I welcome today’s debate and I am grateful to everyone who has contributed their time and energy to it, and to the members of the public who have joined us in the public gallery. I am particularly grateful for the testimonies that we have heard from those with lived experience. As a minister, it is a powerful experience to hear the voices of the people of Scotland talking directly to Government.
It is clear from the voices that we have heard this afternoon that many people with ME/CFS have felt stigmatised or disbelieved by those who do not understand their condition. Therefore, the first thing that I have to say is that I want that stigma and disbelief to end. We have made a visible commitment to supporting the recent changes to the ME/CFS guidance, and we continue to work to raise awareness of the condition and the impact on those who live with it.
It is also clear that there remains much to do in further co-ordinating the care of people with ME/CFS, and we are working hard to progress that. We want to get it right for people, wherever they are in Scotland. I assure those living with ME/CFS that we are listening, and we hear you.
We know that it is critical that we listen to our stakeholders about what changes would be most impactful. That is why, last summer, we commissioned an independent stakeholder review of the NICE ME/CFS guideline. In doing so, we captured the input of the third sector, lived experience and clinical partners on how we drive forward the implementation of the guideline recommendations in Scotland. We specifically solicited views from parents and carers in that exercise because we absolutely recognise the importance of good-quality care and the right to education for young people living with ME/CFS.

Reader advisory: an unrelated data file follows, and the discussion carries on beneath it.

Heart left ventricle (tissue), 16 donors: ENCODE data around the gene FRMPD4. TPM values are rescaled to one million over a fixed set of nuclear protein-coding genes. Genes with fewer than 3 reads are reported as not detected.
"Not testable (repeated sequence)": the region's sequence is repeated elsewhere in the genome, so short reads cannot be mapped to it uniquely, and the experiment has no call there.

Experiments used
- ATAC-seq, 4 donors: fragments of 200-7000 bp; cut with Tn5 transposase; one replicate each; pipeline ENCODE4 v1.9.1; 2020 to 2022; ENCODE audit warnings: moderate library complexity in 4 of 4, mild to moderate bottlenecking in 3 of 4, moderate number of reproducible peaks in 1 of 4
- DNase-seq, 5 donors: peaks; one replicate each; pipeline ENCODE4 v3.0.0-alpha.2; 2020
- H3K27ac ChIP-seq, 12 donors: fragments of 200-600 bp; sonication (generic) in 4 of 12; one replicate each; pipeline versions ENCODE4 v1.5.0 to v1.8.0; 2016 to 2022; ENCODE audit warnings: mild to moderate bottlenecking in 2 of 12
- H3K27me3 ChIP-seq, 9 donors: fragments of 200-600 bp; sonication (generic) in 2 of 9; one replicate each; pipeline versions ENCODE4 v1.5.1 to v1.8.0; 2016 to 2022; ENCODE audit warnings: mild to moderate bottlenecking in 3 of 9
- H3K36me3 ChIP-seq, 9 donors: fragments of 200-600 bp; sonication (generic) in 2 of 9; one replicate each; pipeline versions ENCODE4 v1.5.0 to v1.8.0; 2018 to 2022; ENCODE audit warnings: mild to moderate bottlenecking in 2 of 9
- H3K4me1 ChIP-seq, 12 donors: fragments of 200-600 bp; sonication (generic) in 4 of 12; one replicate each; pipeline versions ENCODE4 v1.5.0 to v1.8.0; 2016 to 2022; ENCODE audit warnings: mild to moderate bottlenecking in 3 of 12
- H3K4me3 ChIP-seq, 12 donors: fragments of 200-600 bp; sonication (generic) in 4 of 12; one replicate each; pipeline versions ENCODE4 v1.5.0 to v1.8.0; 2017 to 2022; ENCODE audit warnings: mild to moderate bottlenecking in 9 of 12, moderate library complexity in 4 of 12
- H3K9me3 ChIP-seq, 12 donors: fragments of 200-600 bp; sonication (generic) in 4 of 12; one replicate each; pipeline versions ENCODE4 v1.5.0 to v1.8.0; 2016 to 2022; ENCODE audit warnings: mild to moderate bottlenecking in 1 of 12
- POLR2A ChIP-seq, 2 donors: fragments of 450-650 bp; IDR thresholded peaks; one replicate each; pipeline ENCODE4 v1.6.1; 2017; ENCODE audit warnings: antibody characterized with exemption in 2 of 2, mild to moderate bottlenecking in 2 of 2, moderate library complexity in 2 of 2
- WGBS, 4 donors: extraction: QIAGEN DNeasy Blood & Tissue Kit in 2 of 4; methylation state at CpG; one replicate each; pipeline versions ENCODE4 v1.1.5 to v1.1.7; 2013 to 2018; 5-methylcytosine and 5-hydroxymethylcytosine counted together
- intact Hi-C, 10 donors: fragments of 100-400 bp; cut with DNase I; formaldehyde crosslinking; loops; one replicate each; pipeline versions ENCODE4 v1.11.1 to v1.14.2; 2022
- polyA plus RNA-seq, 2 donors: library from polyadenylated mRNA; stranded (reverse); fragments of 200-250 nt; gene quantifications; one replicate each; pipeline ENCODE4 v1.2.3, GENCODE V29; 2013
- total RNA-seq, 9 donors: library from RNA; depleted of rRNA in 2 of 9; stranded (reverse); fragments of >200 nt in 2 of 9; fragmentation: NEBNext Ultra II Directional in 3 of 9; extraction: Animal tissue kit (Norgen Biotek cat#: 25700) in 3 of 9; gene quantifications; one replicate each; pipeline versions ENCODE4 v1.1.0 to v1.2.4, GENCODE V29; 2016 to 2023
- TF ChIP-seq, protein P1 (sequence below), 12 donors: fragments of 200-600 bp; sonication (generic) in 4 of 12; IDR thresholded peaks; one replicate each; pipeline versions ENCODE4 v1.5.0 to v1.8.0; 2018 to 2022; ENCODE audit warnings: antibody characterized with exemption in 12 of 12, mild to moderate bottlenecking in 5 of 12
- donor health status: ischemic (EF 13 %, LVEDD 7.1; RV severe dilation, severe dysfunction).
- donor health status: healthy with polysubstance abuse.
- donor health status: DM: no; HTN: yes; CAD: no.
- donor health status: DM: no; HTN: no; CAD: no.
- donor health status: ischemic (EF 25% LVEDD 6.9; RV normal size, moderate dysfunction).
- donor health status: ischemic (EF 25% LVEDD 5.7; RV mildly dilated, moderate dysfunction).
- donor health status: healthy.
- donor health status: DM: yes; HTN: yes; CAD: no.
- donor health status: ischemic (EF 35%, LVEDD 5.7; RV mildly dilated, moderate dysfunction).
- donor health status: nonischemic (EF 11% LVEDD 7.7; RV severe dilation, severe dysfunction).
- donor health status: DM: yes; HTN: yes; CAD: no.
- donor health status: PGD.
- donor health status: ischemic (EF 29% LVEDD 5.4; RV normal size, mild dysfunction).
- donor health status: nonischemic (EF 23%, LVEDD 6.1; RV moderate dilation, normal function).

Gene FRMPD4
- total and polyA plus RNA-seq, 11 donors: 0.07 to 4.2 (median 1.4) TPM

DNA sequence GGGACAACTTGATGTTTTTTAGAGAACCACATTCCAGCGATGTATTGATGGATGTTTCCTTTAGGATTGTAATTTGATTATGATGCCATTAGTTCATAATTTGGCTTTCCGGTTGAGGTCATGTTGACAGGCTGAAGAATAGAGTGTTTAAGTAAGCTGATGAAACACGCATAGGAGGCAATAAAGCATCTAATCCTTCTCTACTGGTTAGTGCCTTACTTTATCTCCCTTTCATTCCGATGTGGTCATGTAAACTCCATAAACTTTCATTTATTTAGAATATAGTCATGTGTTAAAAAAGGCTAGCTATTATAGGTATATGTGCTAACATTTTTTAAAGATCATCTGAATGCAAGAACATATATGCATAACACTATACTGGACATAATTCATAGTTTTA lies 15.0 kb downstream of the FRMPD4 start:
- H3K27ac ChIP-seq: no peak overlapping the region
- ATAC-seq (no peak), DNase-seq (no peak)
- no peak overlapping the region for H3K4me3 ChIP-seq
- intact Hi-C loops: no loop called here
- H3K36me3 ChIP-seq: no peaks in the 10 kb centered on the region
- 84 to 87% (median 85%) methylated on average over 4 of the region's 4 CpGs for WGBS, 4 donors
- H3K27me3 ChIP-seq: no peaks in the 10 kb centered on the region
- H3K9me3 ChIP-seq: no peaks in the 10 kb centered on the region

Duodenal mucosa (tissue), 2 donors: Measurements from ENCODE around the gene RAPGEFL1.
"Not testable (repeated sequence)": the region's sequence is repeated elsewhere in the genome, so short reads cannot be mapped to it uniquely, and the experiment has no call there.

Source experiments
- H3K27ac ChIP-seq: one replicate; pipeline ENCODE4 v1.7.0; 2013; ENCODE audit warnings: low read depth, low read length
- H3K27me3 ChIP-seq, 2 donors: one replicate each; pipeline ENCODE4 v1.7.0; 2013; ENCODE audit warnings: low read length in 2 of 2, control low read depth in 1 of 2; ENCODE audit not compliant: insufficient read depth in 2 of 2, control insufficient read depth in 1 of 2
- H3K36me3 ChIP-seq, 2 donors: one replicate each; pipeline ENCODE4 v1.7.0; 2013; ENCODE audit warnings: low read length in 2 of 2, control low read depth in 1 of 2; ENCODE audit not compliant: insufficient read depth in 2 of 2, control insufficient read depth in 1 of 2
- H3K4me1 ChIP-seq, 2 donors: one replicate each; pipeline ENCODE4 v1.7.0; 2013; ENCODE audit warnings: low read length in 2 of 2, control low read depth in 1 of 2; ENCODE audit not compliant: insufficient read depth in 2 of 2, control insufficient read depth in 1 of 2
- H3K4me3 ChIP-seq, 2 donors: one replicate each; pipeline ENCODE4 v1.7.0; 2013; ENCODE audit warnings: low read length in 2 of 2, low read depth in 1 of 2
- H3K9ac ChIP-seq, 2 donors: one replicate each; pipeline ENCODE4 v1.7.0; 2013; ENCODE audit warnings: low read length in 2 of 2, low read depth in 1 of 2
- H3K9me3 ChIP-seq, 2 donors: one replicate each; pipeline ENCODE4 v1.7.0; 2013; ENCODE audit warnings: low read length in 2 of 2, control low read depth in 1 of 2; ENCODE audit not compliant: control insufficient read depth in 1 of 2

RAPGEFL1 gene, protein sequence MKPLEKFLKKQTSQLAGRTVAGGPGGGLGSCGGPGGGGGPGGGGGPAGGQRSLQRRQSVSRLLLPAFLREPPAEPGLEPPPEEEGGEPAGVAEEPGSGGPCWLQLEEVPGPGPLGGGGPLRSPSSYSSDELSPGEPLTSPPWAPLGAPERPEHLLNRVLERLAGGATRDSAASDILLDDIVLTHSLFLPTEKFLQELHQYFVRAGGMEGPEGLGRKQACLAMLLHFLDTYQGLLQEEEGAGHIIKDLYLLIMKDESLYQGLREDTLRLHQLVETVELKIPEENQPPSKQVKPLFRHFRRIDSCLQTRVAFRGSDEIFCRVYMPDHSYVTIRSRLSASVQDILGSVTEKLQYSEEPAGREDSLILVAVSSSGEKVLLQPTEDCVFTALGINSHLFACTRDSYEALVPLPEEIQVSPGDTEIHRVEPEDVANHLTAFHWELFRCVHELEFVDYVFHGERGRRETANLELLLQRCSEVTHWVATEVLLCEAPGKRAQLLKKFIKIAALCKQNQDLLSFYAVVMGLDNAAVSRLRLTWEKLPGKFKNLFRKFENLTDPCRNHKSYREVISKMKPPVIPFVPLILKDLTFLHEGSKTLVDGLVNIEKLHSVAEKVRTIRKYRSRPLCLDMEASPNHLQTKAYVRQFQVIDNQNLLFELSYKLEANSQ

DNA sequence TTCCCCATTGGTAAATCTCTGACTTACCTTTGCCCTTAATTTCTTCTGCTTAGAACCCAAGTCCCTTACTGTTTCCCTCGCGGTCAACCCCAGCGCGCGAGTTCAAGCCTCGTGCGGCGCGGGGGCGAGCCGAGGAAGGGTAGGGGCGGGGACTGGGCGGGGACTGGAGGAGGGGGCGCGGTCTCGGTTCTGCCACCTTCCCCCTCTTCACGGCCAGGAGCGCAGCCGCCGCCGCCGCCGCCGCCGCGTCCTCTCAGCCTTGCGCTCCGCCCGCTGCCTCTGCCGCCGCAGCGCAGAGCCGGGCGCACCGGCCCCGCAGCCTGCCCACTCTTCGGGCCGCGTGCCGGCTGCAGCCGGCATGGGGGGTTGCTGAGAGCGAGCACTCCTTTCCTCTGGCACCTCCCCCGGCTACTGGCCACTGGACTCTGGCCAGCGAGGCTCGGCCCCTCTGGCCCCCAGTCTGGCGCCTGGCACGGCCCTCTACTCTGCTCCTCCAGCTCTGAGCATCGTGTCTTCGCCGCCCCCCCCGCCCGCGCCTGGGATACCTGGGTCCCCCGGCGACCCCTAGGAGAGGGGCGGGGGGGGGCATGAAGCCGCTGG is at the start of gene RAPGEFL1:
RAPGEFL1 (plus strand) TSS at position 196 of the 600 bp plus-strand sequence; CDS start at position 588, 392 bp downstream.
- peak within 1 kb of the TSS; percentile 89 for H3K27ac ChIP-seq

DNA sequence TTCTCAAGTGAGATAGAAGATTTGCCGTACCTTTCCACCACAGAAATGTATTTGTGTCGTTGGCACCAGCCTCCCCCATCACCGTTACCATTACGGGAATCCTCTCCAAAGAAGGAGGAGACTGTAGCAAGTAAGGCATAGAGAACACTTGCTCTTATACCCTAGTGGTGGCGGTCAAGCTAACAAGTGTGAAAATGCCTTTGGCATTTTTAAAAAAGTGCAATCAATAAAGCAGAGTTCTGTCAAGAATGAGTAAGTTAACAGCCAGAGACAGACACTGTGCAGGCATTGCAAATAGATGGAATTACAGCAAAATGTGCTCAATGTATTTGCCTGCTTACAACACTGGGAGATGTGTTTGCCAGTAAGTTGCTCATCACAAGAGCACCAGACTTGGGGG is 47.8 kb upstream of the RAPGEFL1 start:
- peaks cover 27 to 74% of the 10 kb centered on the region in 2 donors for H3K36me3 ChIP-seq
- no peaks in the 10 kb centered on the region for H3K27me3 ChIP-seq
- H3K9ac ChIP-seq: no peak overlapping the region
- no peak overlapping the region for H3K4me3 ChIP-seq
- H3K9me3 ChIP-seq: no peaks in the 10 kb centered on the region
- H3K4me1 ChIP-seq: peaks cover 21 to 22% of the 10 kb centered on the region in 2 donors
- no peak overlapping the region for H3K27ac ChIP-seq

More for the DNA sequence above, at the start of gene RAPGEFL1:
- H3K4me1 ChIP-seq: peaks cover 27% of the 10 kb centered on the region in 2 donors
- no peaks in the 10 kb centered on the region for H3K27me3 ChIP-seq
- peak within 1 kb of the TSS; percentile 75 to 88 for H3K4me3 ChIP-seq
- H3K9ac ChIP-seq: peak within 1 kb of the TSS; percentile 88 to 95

Our neurological care and support framework is a five-year national strategy to improve care for people with neurological conditions, including ME/CFS. Through the framework, we have spent more than £2.1 million over the past two years on improving neurological care across Scotland. We have also continued to work with our UK Government counterparts to explore areas of shared interest on ME/CFS, and have contributed to the production of the UK action plan for ME/CFS, which will be produced shortly.
We are fully supportive of the NICE guideline on ME/CFS, and in order to raise awareness, our national clinical director took the step of writing to all health boards to highlight the guideline and key changes in practice regarding graded exercise therapy and cognitive behavioural therapy. I wrote a similar letter to the Scottish board for academic medicine, which cascaded the information to Scottish medical schools.
I am pleased to say that we have partially updated the Scottish good practice statement on ME/CFS to insert the key changes in practice from the NICE guideline, and we will publish that on the Scottish Government’s website this month.? It is not a comprehensive rewrite but rather a first step in creating a living document that is situated with us and can be further reviewed and updated with partners.
Nearly 22 years ago, Merryn Fergusson, the wife of our greatly missed former Presiding Officer, Sir Alex Fergusson, wrote a book about her son Chris, entitled “What is Wrong with ME—
A Case of Childhood Myalgic Encephalomyelitis: The Illness and the Controversy”, which looks at problems and misunderstandings around ME going back to the 1930s. Little progress has been made since that book was written. When does the minister expect fit-for-purpose care pathways to be in place in every health board in Scotland to ensure that we do not leave people behind and so that they get the treatment that they need?
I absolutely agree that progress has been slow. As we have all articulated, one of the blocks is the level of stigma and disbelief experienced by people with ME, although I believe that we are overcoming that particular hurdle.